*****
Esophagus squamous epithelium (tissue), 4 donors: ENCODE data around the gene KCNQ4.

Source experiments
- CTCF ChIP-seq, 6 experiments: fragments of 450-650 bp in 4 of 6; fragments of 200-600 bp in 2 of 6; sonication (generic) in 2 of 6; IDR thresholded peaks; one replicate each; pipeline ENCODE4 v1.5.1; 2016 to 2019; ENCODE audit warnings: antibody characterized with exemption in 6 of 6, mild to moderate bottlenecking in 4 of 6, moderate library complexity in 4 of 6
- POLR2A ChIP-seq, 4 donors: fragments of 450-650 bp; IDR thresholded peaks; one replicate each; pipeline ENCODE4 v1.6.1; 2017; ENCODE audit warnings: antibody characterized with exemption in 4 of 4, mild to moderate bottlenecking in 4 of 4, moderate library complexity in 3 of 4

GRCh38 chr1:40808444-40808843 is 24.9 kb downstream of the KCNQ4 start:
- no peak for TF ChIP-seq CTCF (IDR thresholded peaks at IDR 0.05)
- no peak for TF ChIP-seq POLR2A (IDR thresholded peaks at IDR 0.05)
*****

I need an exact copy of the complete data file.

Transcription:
Esophagus squamous epithelium (tissue), 4 donors: ENCODE data around the gene KCNQ4.

Source experiments
- CTCF ChIP-seq, 6 experiments: fragments of 450-650 bp in 4 of 6; fragments of 200-600 bp in 2 of 6; sonication (generic) in 2 of 6; IDR thresholded peaks; one replicate each; pipeline ENCODE4 v1.5.1; 2016 to 2019; ENCODE audit warnings: antibody characterized with exemption in 6 of 6, mild to moderate bottlenecking in 4 of 6, moderate library complexity in 4 of 6
- POLR2A ChIP-seq, 4 donors: fragments of 450-650 bp; IDR thresholded peaks; one replicate each; pipeline ENCODE4 v1.6.1; 2017; ENCODE audit warnings: antibody characterized with exemption in 4 of 4, mild to moderate bottlenecking in 4 of 4, moderate library complexity in 3 of 4

GRCh38 chr1:40808444-40808843 is 24.9 kb downstream of the KCNQ4 start:
- no peak for TF ChIP-seq CTCF (IDR thresholded peaks at IDR 0.05)
- no peak for TF ChIP-seq POLR2A (IDR thresholded peaks at IDR 0.05)